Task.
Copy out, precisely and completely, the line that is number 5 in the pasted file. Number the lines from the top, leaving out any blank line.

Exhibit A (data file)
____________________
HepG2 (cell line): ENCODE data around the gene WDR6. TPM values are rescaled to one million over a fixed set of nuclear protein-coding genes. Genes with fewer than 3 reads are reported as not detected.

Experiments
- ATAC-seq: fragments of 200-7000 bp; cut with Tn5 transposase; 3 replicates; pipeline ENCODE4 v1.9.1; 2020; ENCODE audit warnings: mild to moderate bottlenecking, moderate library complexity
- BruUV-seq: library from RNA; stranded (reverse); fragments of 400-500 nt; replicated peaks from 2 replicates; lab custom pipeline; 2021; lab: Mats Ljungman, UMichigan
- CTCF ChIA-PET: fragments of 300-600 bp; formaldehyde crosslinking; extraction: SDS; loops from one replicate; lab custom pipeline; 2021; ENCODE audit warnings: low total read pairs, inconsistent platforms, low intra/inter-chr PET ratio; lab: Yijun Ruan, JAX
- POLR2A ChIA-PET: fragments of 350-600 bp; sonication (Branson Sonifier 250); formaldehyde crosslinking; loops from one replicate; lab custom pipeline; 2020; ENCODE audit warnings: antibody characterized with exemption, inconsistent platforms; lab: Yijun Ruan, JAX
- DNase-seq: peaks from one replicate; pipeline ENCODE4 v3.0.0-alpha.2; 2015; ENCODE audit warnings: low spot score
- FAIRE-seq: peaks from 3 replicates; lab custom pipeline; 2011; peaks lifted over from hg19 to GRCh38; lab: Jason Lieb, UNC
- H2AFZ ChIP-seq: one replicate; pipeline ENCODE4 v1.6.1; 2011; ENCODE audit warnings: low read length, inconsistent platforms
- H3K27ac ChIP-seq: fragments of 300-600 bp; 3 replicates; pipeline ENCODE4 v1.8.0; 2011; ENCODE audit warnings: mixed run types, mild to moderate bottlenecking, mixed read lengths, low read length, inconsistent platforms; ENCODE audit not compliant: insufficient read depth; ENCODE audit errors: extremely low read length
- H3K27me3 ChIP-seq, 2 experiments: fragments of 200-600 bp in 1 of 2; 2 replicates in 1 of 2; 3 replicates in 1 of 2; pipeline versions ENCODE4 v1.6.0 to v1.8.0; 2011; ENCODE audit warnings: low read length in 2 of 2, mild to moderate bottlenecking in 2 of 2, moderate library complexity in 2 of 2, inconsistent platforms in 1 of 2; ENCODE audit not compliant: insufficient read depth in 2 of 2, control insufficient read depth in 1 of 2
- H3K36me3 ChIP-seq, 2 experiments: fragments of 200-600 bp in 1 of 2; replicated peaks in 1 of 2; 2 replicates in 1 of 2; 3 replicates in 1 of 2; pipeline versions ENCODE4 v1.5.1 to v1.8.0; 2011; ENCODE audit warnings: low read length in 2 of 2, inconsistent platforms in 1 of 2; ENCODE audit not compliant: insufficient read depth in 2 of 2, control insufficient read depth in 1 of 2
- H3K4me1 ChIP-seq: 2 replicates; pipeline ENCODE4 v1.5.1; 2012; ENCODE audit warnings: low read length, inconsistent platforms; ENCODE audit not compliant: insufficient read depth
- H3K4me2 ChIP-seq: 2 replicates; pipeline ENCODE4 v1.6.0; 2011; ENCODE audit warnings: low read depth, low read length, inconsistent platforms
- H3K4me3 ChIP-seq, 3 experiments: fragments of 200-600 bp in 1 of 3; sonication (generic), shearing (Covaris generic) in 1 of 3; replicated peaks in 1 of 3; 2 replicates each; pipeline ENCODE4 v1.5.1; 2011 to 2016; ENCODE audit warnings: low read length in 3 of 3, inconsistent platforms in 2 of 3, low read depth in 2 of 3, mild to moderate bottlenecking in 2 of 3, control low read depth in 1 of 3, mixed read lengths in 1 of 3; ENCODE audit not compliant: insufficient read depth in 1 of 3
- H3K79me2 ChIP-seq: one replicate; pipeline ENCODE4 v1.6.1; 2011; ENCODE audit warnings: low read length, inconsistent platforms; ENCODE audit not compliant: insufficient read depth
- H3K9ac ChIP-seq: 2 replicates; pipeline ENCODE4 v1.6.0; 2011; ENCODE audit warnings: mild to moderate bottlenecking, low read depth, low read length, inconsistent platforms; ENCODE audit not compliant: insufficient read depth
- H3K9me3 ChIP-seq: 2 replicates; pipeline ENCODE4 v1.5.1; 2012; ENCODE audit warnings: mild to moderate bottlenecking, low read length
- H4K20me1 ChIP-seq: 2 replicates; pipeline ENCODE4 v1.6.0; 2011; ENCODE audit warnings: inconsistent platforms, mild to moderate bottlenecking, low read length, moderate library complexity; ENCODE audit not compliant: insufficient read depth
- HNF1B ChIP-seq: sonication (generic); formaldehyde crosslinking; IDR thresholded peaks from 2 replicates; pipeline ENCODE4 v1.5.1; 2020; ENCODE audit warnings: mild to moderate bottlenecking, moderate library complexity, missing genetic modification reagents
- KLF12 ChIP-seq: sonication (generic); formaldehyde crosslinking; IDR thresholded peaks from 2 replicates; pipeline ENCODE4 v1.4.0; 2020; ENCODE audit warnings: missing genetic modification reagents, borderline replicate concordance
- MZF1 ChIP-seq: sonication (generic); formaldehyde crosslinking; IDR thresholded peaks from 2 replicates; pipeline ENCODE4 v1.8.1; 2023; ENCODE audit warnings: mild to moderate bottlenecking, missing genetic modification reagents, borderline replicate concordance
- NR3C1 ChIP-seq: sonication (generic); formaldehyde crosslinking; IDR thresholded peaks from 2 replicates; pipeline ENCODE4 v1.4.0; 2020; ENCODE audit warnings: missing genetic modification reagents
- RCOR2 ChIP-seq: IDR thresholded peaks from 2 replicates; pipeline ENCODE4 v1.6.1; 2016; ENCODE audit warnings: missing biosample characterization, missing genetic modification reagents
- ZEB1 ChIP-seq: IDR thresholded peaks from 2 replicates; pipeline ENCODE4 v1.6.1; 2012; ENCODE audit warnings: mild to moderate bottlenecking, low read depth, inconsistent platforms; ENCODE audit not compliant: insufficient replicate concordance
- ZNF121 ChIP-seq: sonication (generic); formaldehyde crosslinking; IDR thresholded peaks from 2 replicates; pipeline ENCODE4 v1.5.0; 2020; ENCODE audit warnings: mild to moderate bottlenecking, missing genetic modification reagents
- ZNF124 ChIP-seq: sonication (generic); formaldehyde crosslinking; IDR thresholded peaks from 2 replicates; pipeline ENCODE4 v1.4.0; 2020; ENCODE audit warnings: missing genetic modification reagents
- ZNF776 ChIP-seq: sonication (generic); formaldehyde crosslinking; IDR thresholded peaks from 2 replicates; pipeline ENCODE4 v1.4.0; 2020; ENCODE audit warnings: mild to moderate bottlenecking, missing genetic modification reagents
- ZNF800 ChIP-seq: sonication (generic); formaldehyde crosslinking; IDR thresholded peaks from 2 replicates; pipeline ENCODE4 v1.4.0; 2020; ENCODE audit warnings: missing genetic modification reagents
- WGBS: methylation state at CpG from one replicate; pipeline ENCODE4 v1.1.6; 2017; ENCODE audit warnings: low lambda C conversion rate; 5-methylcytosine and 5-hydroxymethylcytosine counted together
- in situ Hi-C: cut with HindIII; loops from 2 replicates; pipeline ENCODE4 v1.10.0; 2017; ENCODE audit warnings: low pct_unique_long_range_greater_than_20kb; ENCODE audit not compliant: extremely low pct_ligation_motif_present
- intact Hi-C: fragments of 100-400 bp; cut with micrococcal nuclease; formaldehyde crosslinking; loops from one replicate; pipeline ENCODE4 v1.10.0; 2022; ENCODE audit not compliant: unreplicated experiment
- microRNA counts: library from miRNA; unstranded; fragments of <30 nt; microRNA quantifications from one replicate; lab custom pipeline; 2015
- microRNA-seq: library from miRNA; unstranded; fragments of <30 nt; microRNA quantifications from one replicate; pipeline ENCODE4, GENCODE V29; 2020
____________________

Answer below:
- CTCF ChIA-PET: fragments of 300-600 bp; formaldehyde crosslinking; extraction: SDS; loops from one replicate; lab custom pipeline; 2021; ENCODE audit warnings: low total read pairs, inconsistent platforms, low intra/inter-chr PET ratio; lab: Yijun Ruan, JAX